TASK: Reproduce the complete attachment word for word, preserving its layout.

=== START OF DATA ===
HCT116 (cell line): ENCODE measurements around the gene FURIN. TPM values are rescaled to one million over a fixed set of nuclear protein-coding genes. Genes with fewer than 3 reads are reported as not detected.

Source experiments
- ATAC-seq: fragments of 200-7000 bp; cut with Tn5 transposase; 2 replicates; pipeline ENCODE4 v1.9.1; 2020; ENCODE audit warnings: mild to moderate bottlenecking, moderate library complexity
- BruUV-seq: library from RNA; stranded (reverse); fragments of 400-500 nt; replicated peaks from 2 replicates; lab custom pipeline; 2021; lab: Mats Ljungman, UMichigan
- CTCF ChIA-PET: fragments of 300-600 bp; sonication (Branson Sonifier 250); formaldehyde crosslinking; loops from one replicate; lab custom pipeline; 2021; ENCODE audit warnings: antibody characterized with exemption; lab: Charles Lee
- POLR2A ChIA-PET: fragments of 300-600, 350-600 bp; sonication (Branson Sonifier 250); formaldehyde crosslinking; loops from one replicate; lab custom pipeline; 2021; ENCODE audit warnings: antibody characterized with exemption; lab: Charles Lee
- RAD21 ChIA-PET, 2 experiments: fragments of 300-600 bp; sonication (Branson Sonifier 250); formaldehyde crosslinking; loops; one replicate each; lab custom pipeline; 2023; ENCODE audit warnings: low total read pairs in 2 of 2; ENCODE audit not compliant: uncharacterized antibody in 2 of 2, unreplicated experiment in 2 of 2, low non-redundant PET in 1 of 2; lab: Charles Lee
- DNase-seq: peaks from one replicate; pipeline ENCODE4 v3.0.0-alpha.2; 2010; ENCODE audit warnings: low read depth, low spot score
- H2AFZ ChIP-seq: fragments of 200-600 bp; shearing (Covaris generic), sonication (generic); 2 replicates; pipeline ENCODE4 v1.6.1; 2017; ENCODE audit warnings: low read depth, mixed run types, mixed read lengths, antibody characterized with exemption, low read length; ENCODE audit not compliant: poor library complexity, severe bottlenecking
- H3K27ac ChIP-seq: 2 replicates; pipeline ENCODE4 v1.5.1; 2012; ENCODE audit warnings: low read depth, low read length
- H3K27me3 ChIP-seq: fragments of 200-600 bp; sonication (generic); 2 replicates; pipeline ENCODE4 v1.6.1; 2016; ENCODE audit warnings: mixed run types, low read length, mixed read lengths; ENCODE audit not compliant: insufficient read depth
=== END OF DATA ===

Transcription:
HCT116 (cell line): ENCODE measurements around the gene FURIN. TPM values are rescaled to one million over a fixed set of nuclear protein-coding genes. Genes with fewer than 3 reads are reported as not detected.

Source experiments
- ATAC-seq: fragments of 200-7000 bp; cut with Tn5 transposase; 2 replicates; pipeline ENCODE4 v1.9.1; 2020; ENCODE audit warnings: mild to moderate bottlenecking, moderate library complexity
- BruUV-seq: library from RNA; stranded (reverse); fragments of 400-500 nt; replicated peaks from 2 replicates; lab custom pipeline; 2021; lab: Mats Ljungman, UMichigan
- CTCF ChIA-PET: fragments of 300-600 bp; sonication (Branson Sonifier 250); formaldehyde crosslinking; loops from one replicate; lab custom pipeline; 2021; ENCODE audit warnings: antibody characterized with exemption; lab: Charles Lee
- POLR2A ChIA-PET: fragments of 300-600, 350-600 bp; sonication (Branson Sonifier 250); formaldehyde crosslinking; loops from one replicate; lab custom pipeline; 2021; ENCODE audit warnings: antibody characterized with exemption; lab: Charles Lee
- RAD21 ChIA-PET, 2 experiments: fragments of 300-600 bp; sonication (Branson Sonifier 250); formaldehyde crosslinking; loops; one replicate each; lab custom pipeline; 2023; ENCODE audit warnings: low total read pairs in 2 of 2; ENCODE audit not compliant: uncharacterized antibody in 2 of 2, unreplicated experiment in 2 of 2, low non-redundant PET in 1 of 2; lab: Charles Lee
- DNase-seq: peaks from one replicate; pipeline ENCODE4 v3.0.0-alpha.2; 2010; ENCODE audit warnings: low read depth, low spot score
- H2AFZ ChIP-seq: fragments of 200-600 bp; shearing (Covaris generic), sonication (generic); 2 replicates; pipeline ENCODE4 v1.6.1; 2017; ENCODE audit warnings: low read depth, mixed run types, mixed read lengths, antibody characterized with exemption, low read length; ENCODE audit not compliant: poor library complexity, severe bottlenecking
- H3K27ac ChIP-seq: 2 replicates; pipeline ENCODE4 v1.5.1; 2012; ENCODE audit warnings: low read depth, low read length
- H3K27me3 ChIP-seq: fragments of 200-600 bp; sonication (generic); 2 replicates; pipeline ENCODE4 v1.6.1; 2016; ENCODE audit warnings: mixed run types, low read length, mixed read lengths; ENCODE audit not compliant: insufficient read depth